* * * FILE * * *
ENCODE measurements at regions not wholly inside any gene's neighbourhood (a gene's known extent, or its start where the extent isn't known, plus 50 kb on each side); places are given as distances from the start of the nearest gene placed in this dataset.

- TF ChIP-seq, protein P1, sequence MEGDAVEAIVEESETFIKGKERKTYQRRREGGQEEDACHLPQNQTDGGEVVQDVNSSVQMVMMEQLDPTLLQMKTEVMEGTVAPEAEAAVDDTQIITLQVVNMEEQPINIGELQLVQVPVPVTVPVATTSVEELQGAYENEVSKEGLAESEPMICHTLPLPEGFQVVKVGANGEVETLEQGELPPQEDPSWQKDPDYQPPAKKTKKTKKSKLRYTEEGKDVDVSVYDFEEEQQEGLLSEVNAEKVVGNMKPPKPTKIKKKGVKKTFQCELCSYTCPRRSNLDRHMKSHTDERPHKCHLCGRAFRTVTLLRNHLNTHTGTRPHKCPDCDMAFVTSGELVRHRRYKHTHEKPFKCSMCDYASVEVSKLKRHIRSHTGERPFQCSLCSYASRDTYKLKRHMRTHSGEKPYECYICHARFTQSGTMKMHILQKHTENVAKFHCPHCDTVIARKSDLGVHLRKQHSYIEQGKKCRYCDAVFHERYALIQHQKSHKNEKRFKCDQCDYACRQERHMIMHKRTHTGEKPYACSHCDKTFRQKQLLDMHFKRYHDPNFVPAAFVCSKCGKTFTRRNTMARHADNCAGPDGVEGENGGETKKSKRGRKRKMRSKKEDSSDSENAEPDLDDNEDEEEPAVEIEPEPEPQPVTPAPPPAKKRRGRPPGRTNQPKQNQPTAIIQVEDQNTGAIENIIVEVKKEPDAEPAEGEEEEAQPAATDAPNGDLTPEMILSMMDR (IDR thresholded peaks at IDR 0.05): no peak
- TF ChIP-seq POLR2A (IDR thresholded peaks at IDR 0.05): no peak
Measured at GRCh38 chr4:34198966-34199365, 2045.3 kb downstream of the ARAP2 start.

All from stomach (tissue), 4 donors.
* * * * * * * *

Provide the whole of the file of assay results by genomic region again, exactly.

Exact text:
ENCODE measurements at regions not wholly inside any gene's neighbourhood (a gene's known extent, or its start where the extent isn't known, plus 50 kb on each side); places are given as distances from the start of the nearest gene placed in this dataset.

- TF ChIP-seq, protein P1, sequence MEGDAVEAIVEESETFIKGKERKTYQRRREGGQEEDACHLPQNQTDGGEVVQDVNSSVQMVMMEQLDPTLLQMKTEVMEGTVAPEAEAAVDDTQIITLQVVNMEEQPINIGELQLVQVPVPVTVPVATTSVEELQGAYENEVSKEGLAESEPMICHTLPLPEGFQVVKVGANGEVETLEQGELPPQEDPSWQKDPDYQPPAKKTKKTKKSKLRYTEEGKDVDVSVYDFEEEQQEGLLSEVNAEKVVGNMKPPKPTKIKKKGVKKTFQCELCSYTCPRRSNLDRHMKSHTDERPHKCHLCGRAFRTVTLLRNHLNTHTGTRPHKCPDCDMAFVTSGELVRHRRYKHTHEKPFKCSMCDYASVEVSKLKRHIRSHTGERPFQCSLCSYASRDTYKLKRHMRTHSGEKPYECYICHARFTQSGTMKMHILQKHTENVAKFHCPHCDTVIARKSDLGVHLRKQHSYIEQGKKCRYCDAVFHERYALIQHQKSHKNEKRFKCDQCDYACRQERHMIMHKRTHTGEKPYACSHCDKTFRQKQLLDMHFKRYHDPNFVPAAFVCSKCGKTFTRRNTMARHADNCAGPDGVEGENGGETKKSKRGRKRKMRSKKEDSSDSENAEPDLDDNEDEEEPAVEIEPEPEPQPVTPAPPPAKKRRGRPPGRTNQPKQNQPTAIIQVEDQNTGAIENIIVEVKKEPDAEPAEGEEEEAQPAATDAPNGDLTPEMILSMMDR (IDR thresholded peaks at IDR 0.05): no peak
- TF ChIP-seq POLR2A (IDR thresholded peaks at IDR 0.05): no peak
Measured at GRCh38 chr4:34198966-34199365, 2045.3 kb downstream of the ARAP2 start.

All from stomach (tissue), 4 donors.